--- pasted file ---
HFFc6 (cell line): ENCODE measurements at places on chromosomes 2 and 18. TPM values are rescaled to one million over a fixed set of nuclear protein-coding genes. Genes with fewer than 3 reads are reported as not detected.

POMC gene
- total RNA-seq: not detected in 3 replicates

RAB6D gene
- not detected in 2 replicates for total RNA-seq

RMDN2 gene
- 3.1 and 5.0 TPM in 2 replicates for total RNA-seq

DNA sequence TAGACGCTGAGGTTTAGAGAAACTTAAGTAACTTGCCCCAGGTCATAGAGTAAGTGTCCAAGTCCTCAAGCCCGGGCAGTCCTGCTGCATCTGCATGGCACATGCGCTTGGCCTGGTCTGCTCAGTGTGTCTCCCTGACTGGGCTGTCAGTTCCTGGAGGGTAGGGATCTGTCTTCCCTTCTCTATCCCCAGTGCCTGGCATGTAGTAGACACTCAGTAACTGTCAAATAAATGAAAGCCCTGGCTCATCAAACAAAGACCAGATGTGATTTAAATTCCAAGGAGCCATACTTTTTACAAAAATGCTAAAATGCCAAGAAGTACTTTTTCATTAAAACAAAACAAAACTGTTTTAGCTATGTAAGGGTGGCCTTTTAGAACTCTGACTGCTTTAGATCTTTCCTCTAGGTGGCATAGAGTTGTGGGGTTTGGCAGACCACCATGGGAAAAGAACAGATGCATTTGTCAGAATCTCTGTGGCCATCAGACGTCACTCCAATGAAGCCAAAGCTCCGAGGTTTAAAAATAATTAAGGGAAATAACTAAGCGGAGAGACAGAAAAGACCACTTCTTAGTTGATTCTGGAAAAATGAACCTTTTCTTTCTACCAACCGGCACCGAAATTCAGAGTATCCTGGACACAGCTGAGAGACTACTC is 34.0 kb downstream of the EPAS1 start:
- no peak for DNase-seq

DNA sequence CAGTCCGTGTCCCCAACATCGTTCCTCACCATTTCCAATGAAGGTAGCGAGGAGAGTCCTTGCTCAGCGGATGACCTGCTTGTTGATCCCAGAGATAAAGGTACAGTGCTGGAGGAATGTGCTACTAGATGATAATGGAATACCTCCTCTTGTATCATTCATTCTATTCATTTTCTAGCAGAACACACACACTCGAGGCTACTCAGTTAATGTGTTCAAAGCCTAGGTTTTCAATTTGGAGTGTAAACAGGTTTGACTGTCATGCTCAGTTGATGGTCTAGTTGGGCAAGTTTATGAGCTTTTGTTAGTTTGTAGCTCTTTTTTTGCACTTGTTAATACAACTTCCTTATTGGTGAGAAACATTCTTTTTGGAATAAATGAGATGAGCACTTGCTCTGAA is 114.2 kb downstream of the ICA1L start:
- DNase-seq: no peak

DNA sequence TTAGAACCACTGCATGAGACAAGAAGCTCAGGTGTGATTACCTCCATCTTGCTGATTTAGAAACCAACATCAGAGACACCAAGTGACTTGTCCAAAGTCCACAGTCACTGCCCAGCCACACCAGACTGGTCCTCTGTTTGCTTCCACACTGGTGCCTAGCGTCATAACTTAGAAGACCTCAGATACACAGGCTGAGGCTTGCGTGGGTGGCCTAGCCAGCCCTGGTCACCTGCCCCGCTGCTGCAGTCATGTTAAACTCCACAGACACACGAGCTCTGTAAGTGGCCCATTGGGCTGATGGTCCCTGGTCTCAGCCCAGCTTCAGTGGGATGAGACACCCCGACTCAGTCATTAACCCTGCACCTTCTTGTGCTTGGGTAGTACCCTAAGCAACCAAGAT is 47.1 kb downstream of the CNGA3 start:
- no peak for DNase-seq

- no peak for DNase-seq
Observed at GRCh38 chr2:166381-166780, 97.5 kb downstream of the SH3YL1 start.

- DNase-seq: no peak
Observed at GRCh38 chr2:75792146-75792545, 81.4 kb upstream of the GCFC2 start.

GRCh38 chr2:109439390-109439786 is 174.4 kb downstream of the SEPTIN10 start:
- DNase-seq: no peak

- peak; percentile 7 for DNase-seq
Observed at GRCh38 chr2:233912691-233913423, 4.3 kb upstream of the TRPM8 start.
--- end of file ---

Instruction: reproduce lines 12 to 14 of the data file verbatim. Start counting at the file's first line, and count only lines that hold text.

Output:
DNA sequence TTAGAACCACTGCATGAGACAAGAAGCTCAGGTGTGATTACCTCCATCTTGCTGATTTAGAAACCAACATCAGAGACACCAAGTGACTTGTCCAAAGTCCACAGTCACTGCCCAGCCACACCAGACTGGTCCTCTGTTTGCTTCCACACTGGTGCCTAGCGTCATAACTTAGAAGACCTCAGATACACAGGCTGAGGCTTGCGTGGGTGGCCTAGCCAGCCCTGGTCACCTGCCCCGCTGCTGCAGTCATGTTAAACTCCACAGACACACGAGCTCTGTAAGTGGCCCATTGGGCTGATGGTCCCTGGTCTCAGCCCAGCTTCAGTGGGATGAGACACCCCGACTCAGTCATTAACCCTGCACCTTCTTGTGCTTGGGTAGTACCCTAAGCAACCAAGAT is 47.1 kb downstream of the CNGA3 start:
- no peak for DNase-seq

- no peak for DNase-seq